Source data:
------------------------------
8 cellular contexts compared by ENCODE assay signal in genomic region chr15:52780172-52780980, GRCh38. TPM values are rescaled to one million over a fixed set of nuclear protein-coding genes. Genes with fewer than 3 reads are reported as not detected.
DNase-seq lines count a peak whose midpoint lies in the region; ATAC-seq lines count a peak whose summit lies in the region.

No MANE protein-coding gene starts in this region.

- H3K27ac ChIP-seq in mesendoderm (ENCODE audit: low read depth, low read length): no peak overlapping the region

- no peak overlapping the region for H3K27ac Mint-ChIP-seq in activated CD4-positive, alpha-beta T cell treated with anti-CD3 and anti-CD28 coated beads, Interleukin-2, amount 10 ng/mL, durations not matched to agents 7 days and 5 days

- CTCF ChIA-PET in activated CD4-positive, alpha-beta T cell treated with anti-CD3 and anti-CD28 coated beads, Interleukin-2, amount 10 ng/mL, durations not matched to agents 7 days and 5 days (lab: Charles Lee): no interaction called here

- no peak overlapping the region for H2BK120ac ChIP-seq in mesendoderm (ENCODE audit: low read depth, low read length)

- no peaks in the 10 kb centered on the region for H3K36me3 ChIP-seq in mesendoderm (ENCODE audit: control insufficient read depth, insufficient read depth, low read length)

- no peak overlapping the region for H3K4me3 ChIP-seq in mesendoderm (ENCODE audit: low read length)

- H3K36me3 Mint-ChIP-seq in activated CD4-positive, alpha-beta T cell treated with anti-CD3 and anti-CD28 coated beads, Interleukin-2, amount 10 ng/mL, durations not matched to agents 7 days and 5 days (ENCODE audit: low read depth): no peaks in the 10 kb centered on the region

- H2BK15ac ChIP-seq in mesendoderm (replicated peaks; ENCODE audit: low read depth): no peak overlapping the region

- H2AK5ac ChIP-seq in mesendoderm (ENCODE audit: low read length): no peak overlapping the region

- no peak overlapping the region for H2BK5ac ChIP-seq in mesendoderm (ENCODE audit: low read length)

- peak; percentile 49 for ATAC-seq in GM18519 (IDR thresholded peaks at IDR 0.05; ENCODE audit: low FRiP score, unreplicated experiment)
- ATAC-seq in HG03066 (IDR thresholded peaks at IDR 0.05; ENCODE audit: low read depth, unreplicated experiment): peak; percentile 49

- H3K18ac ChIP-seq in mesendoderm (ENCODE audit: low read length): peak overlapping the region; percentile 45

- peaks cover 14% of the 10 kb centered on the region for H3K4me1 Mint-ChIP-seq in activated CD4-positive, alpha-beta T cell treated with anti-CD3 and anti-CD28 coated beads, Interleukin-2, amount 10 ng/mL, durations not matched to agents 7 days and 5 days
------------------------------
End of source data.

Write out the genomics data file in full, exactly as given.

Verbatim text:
8 cellular contexts compared by ENCODE assay signal in genomic region chr15:52780172-52780980, GRCh38. TPM values are rescaled to one million over a fixed set of nuclear protein-coding genes. Genes with fewer than 3 reads are reported as not detected.
DNase-seq lines count a peak whose midpoint lies in the region; ATAC-seq lines count a peak whose summit lies in the region.

No MANE protein-coding gene starts in this region.

- H3K27ac ChIP-seq in mesendoderm (ENCODE audit: low read depth, low read length): no peak overlapping the region

- no peak overlapping the region for H3K27ac Mint-ChIP-seq in activated CD4-positive, alpha-beta T cell treated with anti-CD3 and anti-CD28 coated beads, Interleukin-2, amount 10 ng/mL, durations not matched to agents 7 days and 5 days

- CTCF ChIA-PET in activated CD4-positive, alpha-beta T cell treated with anti-CD3 and anti-CD28 coated beads, Interleukin-2, amount 10 ng/mL, durations not matched to agents 7 days and 5 days (lab: Charles Lee): no interaction called here

- no peak overlapping the region for H2BK120ac ChIP-seq in mesendoderm (ENCODE audit: low read depth, low read length)

- no peaks in the 10 kb centered on the region for H3K36me3 ChIP-seq in mesendoderm (ENCODE audit: control insufficient read depth, insufficient read depth, low read length)

- no peak overlapping the region for H3K4me3 ChIP-seq in mesendoderm (ENCODE audit: low read length)

- H3K36me3 Mint-ChIP-seq in activated CD4-positive, alpha-beta T cell treated with anti-CD3 and anti-CD28 coated beads, Interleukin-2, amount 10 ng/mL, durations not matched to agents 7 days and 5 days (ENCODE audit: low read depth): no peaks in the 10 kb centered on the region

- H2BK15ac ChIP-seq in mesendoderm (replicated peaks; ENCODE audit: low read depth): no peak overlapping the region

- H2AK5ac ChIP-seq in mesendoderm (ENCODE audit: low read length): no peak overlapping the region

- no peak overlapping the region for H2BK5ac ChIP-seq in mesendoderm (ENCODE audit: low read length)

- peak; percentile 49 for ATAC-seq in GM18519 (IDR thresholded peaks at IDR 0.05; ENCODE audit: low FRiP score, unreplicated experiment)
- ATAC-seq in HG03066 (IDR thresholded peaks at IDR 0.05; ENCODE audit: low read depth, unreplicated experiment): peak; percentile 49

- H3K18ac ChIP-seq in mesendoderm (ENCODE audit: low read length): peak overlapping the region; percentile 45

- peaks cover 14% of the 10 kb centered on the region for H3K4me1 Mint-ChIP-seq in activated CD4-positive, alpha-beta T cell treated with anti-CD3 and anti-CD28 coated beads, Interleukin-2, amount 10 ng/mL, durations not matched to agents 7 days and 5 days